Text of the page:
National Taxpayer Advocate Nina Olson spoke critically at a recent accounting conference about the increased use of FAQs and other informal guidance by the IRS. While such guidance can have an upside, it terms of becoming available more quickly, it also can be changed without notice and often without an official record of what has been said previously.
Background on IRS Guidance. In the world of exempt organizations, as with other tax areas, the IRS can give guidance in a number of ways. Published guidance can include regulations, Revenue Rulings and Revenue Procedures, which can be relied on by taxpayers generally who are within the covered facts and are afforded some deference by the courts. The IRS also publishes Revenue Rulings and Technical Advice Memoranda, which can only be relied on by the requesting taxpayer but nonetheless can give valuable guidance on how the IRS views an issue.
With all of the above guidance, an IRS change in position will be reflected in updated guidance. For instance, with the recent proposed regulations around 501(c)(4) organizations and political activity that attracted so much criticism(see previous post here), the IRS likely will issue a new set of proposed regulations that will make some changes and will almost certainly reference the older set and explain how they differ. When the IRS issues a new Revenue Procedure, it will clearly state that it modifies and supersedes a prior procedure. It is always possible to find and review the older guidance.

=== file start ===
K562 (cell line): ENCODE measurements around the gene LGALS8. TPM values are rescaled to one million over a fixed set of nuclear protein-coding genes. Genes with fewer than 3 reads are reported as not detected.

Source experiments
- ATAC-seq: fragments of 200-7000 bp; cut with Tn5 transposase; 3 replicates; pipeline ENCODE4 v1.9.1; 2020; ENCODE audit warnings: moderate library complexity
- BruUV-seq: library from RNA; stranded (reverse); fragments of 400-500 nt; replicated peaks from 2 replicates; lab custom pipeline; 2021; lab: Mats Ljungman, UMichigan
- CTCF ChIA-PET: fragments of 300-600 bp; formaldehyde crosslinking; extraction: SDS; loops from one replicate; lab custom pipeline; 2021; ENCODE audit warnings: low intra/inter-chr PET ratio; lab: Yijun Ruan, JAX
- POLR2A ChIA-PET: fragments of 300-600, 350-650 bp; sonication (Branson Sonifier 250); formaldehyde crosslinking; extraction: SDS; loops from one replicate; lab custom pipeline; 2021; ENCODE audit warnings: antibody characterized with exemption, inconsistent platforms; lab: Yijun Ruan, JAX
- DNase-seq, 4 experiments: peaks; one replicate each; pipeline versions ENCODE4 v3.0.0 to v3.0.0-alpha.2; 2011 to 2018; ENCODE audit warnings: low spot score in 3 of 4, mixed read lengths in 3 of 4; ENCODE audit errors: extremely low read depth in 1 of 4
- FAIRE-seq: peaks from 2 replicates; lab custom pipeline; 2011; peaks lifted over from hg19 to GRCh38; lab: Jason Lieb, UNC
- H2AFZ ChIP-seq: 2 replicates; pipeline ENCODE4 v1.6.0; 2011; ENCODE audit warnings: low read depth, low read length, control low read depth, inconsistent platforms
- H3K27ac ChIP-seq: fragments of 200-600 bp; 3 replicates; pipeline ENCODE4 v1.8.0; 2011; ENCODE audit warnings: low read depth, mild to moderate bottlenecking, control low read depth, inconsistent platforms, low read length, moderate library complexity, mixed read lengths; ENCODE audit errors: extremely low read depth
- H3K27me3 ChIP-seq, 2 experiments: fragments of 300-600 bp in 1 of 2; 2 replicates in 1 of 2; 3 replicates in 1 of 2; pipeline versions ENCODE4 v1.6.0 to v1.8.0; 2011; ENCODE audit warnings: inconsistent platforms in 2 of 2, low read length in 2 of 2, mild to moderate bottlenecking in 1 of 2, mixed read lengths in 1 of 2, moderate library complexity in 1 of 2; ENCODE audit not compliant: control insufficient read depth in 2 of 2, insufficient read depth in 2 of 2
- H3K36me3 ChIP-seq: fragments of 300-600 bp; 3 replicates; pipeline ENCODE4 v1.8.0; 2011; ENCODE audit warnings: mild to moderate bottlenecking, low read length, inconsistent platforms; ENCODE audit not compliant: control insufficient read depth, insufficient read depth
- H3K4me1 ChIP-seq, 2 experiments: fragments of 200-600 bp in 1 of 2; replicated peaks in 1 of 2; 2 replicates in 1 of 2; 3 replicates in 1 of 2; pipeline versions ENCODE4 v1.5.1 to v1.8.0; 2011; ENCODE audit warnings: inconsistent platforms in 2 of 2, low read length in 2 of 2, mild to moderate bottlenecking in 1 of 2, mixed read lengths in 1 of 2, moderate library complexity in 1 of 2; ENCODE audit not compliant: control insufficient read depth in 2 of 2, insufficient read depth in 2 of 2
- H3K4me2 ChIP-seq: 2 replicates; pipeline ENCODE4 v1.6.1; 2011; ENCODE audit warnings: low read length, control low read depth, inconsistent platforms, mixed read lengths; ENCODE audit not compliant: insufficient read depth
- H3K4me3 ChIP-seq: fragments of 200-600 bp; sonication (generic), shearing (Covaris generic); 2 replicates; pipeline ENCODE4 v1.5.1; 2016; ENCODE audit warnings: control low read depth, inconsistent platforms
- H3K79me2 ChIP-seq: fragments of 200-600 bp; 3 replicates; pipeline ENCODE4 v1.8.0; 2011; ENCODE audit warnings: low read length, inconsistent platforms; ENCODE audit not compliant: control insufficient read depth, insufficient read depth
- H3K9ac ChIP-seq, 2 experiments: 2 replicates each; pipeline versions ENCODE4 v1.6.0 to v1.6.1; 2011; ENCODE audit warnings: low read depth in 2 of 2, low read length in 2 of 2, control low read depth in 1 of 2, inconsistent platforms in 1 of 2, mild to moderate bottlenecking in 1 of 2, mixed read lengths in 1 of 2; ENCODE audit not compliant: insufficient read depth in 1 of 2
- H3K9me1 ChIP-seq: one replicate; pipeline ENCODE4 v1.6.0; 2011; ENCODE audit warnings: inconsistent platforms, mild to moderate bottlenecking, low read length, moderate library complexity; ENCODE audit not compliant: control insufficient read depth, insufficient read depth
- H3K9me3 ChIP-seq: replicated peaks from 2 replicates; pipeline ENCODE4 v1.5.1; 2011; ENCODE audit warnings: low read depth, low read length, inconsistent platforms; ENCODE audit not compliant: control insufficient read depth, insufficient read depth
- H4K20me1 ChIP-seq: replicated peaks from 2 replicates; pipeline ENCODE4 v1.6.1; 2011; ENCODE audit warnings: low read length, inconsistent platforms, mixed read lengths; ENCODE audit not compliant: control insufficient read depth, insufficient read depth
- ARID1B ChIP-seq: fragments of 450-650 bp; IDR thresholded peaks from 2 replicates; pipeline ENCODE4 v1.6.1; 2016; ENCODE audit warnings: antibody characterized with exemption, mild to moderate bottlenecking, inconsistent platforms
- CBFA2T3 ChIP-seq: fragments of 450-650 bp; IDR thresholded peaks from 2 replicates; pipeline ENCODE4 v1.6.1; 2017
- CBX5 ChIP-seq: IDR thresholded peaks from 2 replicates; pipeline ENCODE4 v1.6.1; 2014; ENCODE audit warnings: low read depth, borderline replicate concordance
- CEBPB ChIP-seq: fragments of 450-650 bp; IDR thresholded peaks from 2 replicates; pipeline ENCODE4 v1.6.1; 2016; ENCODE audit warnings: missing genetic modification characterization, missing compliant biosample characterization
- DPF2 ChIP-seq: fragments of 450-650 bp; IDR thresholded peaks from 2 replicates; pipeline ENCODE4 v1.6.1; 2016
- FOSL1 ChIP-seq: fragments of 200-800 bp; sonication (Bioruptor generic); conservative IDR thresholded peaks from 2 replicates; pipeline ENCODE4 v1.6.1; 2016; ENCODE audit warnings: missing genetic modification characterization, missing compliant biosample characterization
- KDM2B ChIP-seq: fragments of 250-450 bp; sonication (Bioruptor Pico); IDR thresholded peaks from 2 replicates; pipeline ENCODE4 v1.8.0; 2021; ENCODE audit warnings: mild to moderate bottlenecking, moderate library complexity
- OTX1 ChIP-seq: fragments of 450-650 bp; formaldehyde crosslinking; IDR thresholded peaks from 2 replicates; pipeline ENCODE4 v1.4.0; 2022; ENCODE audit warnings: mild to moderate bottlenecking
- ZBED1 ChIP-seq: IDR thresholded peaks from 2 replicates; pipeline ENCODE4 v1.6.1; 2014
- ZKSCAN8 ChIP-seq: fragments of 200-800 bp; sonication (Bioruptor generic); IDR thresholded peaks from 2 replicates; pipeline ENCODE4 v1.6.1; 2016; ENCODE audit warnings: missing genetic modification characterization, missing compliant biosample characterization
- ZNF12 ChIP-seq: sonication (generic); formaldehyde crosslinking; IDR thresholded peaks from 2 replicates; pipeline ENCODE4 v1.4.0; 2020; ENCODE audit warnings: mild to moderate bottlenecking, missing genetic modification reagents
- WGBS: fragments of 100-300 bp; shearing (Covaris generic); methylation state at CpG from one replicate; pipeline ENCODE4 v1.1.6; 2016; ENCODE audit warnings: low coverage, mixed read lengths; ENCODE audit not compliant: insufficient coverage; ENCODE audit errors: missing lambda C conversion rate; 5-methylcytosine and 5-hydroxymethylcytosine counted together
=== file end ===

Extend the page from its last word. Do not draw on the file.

Use of FAQs. Lately, FAQs posted on the IRS website have been a more popular way for the IRS to provide public information. This has been the case with issues like offshore voluntary disclosure initiatives and various aspects of the health reform law. While use of this more informal process can get information out to the public more quickly, it also is uncertain to what extent it can be relied on. Often, the IRS will issue updated FAQs and the older ones will no longer be available, although they may have provided different guidance or information that a taxpayer relied on at the time in taking (or not taking) action. Sometimes they provide a date stamp and sometimes they have a disclaimer, but not consistently.
Looking Ahead. With budget issues likely to plague the IRS for some time, it is possible that the use of FAQs will increase and spread into other areas because they require fewer resources to produce. The Taxpayer Advocate has given a heads up that this practice can give the IRS an unfair advantage and put taxpayers at risk. It is important for organizations that are dealing with an unfamiliar issue to try to find the most solid guidance they can. And if an FAQ is all that is out there, talking with counsel can be especially helpful.